Embrace transparency. When Pat Flynn, who now runs a successful blog and podcast called Smart Passive Income, first started researching internet marketing, he told me, “I felt kind of disgusted by being on the other end of their emails. I felt like everybody was holding back some information; they wanted me to pay money to get the rest of it.” Unlike the hucksters he initially encountered, Flynn vowed to share everything he knew with his readers, without holding back the essential parts for paying customers.

Positing himself as the “crash-test dummy of internet marketing,” Flynn reveals in detail both his hits and misses. He pioneered the now-popular concept of publishing monthly income reports detailing his revenue and expenses, because “in order for me to really show people that this stuff actually worked, I needed to show people how much money I was making.” (He earned over $167,000 in December 2017 alone.)

That level of transparency has created a huge level of trust with his audience. When he surveyed his audience after the launch of his first product — a study guide for a green building exam, which bundled together in an easy-to-read form material that he was already sharing for free online — he discovered that “about 25% of the people who responded back told me they had already taken and passed the exam, but [buying the guide] was the first opportunity for them to pay me back for that information.” When customers are buying products they don’t need in order to thank you, that’s a powerful relationship.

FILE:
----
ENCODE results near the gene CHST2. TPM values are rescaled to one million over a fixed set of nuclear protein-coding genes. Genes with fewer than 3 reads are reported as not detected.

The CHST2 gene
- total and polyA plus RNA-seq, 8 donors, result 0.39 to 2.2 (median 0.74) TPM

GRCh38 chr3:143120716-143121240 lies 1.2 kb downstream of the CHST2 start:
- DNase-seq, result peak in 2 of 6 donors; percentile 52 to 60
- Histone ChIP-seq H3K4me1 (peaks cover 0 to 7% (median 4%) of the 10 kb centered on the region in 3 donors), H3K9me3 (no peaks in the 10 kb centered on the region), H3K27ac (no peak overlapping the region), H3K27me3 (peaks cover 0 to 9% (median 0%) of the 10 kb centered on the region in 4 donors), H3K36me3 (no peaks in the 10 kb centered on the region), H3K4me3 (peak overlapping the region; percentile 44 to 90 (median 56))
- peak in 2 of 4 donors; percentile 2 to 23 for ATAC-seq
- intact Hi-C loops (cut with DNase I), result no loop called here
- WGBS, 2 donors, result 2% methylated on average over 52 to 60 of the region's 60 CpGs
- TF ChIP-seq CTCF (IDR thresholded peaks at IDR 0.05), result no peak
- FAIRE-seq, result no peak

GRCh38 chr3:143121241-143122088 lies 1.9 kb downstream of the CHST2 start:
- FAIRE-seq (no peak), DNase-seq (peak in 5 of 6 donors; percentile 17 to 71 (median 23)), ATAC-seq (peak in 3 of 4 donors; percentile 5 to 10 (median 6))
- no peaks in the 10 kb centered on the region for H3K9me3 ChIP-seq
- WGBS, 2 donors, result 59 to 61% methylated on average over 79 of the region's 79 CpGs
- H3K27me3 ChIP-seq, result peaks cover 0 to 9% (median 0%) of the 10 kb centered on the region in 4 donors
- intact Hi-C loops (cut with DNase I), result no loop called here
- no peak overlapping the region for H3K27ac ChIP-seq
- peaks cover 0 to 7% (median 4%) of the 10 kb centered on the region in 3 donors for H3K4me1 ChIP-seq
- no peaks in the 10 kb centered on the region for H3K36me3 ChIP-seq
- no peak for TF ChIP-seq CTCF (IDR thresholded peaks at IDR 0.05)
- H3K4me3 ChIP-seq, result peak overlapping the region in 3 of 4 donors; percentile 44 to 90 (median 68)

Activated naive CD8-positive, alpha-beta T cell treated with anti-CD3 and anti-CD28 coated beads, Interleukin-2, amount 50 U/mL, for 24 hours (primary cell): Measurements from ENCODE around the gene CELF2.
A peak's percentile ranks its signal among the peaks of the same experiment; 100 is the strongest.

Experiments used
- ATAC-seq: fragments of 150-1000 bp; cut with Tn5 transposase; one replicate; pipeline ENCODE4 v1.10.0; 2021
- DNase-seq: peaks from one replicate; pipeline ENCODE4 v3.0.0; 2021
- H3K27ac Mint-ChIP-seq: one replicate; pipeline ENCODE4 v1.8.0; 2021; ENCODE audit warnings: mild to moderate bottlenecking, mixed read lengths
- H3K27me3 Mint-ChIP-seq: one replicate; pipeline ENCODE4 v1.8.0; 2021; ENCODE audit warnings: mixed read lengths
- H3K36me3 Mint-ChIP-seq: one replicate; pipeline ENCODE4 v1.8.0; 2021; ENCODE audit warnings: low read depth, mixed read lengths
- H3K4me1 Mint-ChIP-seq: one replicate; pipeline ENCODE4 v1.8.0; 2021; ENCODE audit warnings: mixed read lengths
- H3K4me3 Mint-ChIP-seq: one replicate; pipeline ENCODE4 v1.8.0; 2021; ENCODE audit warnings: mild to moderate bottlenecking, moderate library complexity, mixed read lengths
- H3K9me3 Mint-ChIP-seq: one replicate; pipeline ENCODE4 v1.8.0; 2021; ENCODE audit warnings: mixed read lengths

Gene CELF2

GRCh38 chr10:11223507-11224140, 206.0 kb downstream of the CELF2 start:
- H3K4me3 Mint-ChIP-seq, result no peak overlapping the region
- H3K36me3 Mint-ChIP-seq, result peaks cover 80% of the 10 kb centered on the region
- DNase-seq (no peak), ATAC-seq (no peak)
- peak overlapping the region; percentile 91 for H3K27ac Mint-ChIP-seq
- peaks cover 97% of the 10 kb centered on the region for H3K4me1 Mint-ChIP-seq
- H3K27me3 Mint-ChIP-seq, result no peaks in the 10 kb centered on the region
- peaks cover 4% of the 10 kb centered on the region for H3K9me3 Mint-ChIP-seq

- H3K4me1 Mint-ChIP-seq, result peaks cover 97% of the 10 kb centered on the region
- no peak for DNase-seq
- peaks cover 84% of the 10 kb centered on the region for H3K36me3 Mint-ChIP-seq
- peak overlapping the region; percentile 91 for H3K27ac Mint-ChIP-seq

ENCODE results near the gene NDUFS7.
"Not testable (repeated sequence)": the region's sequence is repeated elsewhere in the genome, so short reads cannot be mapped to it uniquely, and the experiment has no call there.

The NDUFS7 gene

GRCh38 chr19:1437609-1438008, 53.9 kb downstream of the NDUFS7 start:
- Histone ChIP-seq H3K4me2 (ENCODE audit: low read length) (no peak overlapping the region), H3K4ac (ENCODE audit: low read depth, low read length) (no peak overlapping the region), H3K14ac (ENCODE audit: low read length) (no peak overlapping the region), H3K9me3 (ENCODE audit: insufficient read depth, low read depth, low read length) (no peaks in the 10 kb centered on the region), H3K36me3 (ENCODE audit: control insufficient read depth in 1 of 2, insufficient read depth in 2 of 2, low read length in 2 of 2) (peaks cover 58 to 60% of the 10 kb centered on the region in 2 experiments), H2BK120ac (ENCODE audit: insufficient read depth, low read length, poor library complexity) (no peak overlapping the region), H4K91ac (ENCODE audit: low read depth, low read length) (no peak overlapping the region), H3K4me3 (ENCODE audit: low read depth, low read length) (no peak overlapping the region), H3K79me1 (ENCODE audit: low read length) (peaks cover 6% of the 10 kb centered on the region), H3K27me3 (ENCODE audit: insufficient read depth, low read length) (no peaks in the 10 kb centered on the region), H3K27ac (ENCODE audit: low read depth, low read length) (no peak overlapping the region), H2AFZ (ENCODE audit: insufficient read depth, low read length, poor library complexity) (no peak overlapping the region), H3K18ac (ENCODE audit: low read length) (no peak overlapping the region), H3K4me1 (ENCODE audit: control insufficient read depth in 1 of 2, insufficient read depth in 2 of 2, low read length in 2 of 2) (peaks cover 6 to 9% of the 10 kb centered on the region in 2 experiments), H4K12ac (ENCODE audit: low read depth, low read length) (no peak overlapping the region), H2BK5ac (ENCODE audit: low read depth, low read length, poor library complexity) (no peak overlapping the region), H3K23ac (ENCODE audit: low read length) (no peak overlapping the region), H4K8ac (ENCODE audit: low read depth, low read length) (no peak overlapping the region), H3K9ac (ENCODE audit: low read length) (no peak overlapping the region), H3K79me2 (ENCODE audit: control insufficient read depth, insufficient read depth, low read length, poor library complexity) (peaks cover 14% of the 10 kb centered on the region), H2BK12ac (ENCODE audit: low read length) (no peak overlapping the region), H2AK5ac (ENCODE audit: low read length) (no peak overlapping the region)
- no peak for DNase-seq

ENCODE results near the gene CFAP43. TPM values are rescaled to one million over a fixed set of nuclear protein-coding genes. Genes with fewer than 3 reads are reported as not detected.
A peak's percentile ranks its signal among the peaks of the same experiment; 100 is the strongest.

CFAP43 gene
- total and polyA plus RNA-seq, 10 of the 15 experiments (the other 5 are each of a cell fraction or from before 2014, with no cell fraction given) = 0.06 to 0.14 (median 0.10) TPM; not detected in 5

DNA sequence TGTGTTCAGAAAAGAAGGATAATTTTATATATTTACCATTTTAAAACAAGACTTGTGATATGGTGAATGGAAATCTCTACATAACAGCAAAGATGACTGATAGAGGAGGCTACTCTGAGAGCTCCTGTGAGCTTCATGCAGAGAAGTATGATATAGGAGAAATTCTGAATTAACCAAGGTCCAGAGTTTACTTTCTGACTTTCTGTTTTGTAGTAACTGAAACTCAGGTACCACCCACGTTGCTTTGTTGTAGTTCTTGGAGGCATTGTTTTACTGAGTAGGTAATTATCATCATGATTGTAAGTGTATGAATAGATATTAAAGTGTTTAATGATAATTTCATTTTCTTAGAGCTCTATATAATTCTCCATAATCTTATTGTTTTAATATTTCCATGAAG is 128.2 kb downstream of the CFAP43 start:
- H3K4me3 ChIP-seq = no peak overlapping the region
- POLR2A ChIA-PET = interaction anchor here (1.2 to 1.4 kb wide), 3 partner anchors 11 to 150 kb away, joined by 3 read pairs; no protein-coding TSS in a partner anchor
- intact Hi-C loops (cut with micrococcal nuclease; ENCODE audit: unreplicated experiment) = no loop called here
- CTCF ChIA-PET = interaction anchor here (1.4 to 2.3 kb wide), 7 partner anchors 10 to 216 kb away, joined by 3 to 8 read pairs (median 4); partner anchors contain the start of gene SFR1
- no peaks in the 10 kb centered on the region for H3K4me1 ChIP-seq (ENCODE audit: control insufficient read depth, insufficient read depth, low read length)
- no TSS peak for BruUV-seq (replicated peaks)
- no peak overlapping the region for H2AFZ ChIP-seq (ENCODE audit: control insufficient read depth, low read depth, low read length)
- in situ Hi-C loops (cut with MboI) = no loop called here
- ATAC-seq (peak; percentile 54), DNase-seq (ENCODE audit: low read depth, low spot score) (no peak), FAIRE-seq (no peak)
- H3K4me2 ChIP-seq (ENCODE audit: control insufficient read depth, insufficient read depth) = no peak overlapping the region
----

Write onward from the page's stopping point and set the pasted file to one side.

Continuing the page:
Connect with those they already trust. Another way to build trust quickly with customers is to connect with, and win endorsements from, people they already respect. That was Derek Halpern’s strategy. In 2006, he launched a successful celebrity gossip site, but the field wasn’t his passion. So five years later, he built something he truly cared about: Social Triggers, a website devoted to marketing and psychology. He was a complete unknown, however, in both of those fields, so he had to find a way to be taken seriously. Halpern drew upon the online marketing experience he’d accrued in running his gossip site and reached out to prominent business bloggers who were already big names in the niche he now sought to inhabit.